In its own manifesto for the future of the city, published last year, the group called for the council to actively pursue new ventures to rethink how and whether festivals and events were staged in the city centre.

Its dossier, Our Unique City, said: “There should also be policies to disperse culture and tourism around the city, partly to protect the living environment in areas currently most pressured, but also to make events more accessible and inclusive to all parts of the city.”

The new report for councillors, produced by its culture department, states: “Officers are continuing to work closely with the city’s festivals and venues networks.

"We are collaboratively exploring and developing options and planning for both events and venues being reintroduced, and in renewed and imaginative formats.

"Of course, risk assessment and following public health guidance is fundamental to every aspect of this collective approach.

“We are working together on the shared priorities of developing deliverable event models and maximising employment opportunities; retaining our city’s world-leading festivals status; and on our city’s venues being fully prepared to re-open at the first opportunity.

"Officers are ensuring all necessary expertise is available to the festivals, working alongside licensing, business growth and inclusion, environmental health, planning, roads, and parks services.

"The festivals are also exploring and developing options and feasibility of re-purposing spaces as well as modelling options using the crisis to think differently including looking at further collaborative initiatives in August.”

City culture convener Donald Wilson said: “With all that is going on in the city it is easy to overlook the efforts of those in the cultural sector in what has been a challenging, and in many ways disastrous year.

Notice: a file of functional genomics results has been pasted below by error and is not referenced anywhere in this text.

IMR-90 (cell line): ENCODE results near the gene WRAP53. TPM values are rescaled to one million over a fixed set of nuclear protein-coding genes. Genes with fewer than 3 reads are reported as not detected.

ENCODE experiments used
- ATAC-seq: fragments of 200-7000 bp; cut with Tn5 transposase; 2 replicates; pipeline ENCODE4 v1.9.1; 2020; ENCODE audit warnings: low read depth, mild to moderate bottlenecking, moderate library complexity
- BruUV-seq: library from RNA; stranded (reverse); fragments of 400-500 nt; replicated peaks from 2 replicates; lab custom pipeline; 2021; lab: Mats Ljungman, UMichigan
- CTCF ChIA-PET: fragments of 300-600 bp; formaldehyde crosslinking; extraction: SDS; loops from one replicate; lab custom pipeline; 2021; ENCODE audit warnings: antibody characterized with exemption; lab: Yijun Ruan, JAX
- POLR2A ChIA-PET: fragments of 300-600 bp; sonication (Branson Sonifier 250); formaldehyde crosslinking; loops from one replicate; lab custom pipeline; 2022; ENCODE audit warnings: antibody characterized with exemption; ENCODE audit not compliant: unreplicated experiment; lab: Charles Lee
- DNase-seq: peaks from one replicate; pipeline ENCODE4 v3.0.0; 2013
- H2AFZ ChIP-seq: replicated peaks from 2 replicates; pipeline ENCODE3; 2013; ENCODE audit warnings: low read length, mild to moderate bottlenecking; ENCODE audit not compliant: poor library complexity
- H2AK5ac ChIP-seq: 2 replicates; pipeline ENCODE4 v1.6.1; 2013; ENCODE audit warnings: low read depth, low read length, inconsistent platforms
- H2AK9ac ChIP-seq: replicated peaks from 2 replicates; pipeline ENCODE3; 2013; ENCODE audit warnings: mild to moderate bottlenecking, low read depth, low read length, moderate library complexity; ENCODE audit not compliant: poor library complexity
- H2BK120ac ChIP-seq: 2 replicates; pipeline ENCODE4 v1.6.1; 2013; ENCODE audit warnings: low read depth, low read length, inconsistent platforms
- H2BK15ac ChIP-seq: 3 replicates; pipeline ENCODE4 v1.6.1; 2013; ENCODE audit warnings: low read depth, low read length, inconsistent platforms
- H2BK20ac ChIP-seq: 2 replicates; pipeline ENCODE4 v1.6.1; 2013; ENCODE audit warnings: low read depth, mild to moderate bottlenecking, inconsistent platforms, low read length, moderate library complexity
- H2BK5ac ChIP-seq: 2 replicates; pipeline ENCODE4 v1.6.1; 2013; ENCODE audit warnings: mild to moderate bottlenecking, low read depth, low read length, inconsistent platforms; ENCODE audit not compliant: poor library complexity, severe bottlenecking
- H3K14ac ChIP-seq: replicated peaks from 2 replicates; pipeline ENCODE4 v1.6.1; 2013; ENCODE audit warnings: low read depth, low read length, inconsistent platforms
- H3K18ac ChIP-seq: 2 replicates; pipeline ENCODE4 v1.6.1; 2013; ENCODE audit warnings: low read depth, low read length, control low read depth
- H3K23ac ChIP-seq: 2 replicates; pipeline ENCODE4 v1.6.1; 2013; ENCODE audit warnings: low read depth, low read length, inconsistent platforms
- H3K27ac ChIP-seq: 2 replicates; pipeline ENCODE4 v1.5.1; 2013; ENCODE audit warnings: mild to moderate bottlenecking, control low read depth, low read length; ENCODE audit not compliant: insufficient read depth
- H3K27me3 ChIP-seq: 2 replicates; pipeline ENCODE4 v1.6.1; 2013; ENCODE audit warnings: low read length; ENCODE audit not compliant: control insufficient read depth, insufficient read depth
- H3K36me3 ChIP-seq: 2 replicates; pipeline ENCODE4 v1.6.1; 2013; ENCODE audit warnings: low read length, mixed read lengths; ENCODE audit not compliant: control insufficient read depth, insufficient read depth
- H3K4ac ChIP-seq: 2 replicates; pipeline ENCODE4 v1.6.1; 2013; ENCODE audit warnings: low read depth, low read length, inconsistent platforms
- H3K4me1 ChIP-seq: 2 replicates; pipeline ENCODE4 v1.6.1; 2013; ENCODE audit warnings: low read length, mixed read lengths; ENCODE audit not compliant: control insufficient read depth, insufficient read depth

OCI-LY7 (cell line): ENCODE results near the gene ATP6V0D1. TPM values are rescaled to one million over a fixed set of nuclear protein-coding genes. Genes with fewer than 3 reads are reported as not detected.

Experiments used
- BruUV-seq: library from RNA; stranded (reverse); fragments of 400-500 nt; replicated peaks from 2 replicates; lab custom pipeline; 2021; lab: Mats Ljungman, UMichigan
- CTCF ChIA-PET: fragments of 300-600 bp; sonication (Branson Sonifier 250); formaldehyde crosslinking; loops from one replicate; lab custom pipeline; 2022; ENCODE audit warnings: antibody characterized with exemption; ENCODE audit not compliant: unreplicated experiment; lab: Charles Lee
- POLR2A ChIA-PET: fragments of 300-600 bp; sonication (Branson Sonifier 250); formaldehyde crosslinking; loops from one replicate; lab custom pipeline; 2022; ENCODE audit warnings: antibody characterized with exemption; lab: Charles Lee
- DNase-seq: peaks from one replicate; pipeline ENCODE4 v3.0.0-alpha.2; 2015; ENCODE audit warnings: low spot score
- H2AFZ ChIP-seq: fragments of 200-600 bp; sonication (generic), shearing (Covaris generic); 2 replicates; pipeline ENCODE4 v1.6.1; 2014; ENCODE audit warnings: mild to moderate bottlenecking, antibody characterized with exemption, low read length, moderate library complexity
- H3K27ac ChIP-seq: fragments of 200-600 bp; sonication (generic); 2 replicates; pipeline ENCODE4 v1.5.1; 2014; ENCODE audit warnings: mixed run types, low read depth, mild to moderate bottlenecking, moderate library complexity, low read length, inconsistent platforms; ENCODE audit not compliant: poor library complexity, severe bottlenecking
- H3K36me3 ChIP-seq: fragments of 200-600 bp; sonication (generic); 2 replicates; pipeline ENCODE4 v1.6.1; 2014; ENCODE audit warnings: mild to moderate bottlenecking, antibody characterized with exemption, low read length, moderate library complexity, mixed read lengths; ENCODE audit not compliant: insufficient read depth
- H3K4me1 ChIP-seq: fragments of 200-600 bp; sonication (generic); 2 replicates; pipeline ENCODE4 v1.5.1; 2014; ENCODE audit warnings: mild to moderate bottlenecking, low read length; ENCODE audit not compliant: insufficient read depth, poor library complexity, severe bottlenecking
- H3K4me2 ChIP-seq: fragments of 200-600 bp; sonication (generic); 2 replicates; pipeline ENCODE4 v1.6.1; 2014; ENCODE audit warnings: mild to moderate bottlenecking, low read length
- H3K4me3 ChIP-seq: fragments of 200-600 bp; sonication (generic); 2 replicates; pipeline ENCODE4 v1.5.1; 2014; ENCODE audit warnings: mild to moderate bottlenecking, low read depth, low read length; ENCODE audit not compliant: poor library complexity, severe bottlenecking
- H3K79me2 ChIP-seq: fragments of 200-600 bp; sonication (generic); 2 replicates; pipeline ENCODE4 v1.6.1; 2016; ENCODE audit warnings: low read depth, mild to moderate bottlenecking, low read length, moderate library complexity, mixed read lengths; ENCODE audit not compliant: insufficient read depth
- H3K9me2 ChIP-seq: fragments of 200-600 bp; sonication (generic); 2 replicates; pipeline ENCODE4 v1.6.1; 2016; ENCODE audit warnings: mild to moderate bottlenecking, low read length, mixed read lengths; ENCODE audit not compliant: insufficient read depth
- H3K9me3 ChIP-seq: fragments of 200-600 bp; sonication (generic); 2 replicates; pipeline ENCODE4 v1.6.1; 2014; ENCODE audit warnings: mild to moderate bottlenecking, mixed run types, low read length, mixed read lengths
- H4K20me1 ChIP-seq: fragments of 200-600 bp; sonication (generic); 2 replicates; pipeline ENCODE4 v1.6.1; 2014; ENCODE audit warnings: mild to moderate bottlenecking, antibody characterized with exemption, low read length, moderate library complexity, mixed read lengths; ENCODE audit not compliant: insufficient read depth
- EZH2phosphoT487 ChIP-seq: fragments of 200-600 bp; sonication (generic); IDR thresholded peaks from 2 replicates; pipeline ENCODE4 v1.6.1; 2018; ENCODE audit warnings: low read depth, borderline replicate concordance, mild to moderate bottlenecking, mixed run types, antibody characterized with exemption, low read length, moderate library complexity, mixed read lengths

"From outright closure to adapted ways of working, the challenges have been immense but the need has in many ways increased. Few could now dispute the value of cultural and engagement in our daily lives.”

Director of place Paul Lawrence told councillors this week: “While the city and events sector has responded to the crisis with determination and innovation with either hybrid models of delivery or the creation of outdoor/online programmes, many events have not been able to take place and have had to be either cancelled or postponed.

"The sector has suffered disproportionately due to indoor venues being one of the last areas to reopen.

"Many workers in the events industry are either self-employed or in small companies and have not had employment or paid work since March 2020.

“In order to allow the events sector to recover, the council plays a vital role in supporting the sector.”

Cockburn Association director Terry Levinthal said: “We advocated a number of strategies including dispersal and a shift away from using soft surface sites for active or infrastructure heavy events.

"There are huge opportunities beyond the city centre, but in considering these, it is essential that local communities are involved form the outset and play a significant role in decision-making going forward.

"Managing impacts is crucial with conditions set in collaboration and with strict management criteria.”

Professor Joe Goldblatt, one of Scotland’s leading tourism and events experts, suggested a rethink of how and where the Edinburgh festivals are staged in future is long overdue.

He said: “The social footprint of the Edinburgh festivals is huge, however, the physical footprint is small. Therefore, it is an opportune time for Edinburgh’s festivals to bring their delights to the provinces where social distancing is more achievable.”